So I tried it out by running my own CPU Monitoring webserver over an https connection. However, in Chrome, I noticed that Google considers it to be using 'obsolete cryptography', like this:

I know that Chrome says this about a lot of existing sites, but I thought that it would be a good idea to try and make that message go away. But so far, I have not managed to do that with ssl_wrapper. In the meantime, I have logged an issue on GitHub.

UPDATE: this has now been fixed (but not by me, by the original authors). You can use ssl_wrapper and Chrome will say you're using 'modern cryptography'.

But since I was now interested in all this stuff, I decided to go and look and see if there are alternatives. Indeed there are, and a good one is stunnel. On my Ubuntu box installing it was a breeze, like this:

sudo apt-get install stunnel4

NOTE: I found that it is sometimes important to refer to stunnel4 with the '4' at the end, because your machine might already have an older version.

I was able to take the same certificate I was using with ssl_wrapper and set it up in stunnel. But straight away I found that Chrome was happier, and declared that I was using modern cryptography, like this.

Nice! Another advantage of stunnel is that there has been more recent activity on maintaining the code, which is somewhat comforting.

So, I am now setting up a seperate GitHub repository to help me to test stunnel on various Linux boxes (I have yet to try it on my Rasperry Pi, for example). It means I can be lazy and do this:

sudo apt-get install stunnel4
git clone
cd stunnel4_config
sudo make

Which is a pretty painless way to test it out on different machines.

FSV, or "this is a Unix System... I know this"

In this months (June, issue 16) Linux Voice magazine, they mentioned that the 3D File System Visualizer like the one used in the original Jurassic Park movie has been ported to modern Linux machines. It was just too tempting, so I went and tried it out. I managed to get it running on my laptop, this is how it looked:

That video clip was recorded in realtime, so considering this was done on a 5 year old laptop I was quite impressed. I was doing that on Elementary OS (Freya) and these were the commands (I hope that I noted them all down correctly):

git clone
sudo apt-get install autogen
sudo apt-get install autoconf
sudo apt-get install libtool
sudo apt-get update
sudo apt-get install libgtk2.0-dev libgl1-mesa-dev libgtkgl2.0-dev
sudo apt-get install libglu1-mesa-dev
cd fsv
sudo make install

Then you should find the fsv program in your /usr/local/bin directory. You just need to run it.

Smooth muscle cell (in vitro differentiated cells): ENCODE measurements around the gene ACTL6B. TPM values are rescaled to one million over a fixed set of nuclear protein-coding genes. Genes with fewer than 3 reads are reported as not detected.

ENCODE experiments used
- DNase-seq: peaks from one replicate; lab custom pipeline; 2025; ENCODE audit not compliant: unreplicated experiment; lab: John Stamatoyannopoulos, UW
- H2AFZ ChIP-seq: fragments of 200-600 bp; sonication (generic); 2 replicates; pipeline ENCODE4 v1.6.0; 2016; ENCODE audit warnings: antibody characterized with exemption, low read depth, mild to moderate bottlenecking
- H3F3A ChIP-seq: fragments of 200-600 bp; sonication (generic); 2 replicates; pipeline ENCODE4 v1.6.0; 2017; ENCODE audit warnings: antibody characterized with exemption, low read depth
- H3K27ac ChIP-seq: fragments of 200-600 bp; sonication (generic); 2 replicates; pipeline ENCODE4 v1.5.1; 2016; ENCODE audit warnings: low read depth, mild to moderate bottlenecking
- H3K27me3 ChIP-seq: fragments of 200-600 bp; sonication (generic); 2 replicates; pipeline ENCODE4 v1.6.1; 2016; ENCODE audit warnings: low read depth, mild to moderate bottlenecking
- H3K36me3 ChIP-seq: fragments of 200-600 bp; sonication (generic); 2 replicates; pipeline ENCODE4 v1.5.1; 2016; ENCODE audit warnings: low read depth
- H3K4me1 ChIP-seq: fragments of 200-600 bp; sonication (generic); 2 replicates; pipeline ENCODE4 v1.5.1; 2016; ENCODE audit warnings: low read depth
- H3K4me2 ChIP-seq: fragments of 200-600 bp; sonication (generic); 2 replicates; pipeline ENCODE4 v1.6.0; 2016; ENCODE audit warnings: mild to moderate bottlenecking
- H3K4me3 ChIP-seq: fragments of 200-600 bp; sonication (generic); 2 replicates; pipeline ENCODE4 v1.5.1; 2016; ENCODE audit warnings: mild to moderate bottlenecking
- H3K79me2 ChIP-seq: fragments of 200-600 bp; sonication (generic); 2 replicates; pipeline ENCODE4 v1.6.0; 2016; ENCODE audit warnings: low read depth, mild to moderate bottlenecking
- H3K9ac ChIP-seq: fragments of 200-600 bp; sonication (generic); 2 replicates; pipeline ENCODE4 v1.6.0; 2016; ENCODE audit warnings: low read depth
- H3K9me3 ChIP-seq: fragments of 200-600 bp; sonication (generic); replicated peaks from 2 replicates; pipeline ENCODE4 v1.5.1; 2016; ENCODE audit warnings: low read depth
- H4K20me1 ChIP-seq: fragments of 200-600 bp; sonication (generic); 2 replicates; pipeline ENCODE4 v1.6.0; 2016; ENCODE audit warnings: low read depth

Although in the end, it was not really as exciting as I expected ... (perhaps that's because there weren't any Velociraptors) but it was a cool thing to do. Apparently, the version used in the Jurassic Park movie was called FSN and was made for IRIX systems.

Supracafe in Santa Cruz de La Palma

Well, it would not be unusual for me to mention a good place to get coffee in the Canary Islands. We've recently returned from the island of La Palma, which is a fantastic place. We were walking along the main street of the captial, Santa Cruz and noticed this place called 'Supracafe' (on Calle O'Daly, the main shopping street):

It looked tempting, and the views were pretty nice:

Anyway, we had coffee and cake ... and it was the best:

If you go there, then we'd recommend it. You can recognise the cafe by the mural on their wall:

Both the cake and the coffee were delicious. The coffee was like a mini Flat White or a large Cortado. The Chocolate cake contained a fantastic chocolate and hazelnut mousse and was not too heavy despite the fact that we were given a massive slice.

Apart from that, it was just nice to sit on the street, take a break and watch the world go by...

"Programming Projects In C..." book

It's good to see that some new C programming books still get published. These days they are quite rare, but it's great to see when one does appear. At the moment I am enjoying this one:

Programming Projects In C For Students Of Engineering, Science, and Mathematics.

I bought mine when I found a copy whilst browsing the Cambridge University Press bookshop. As I flipped through the book in the store I stumbled on the chapter about makefiles, and realised that it was going to be good there and then. I liked the iterative way that the makefiles were presented - as a series of layered enhancements.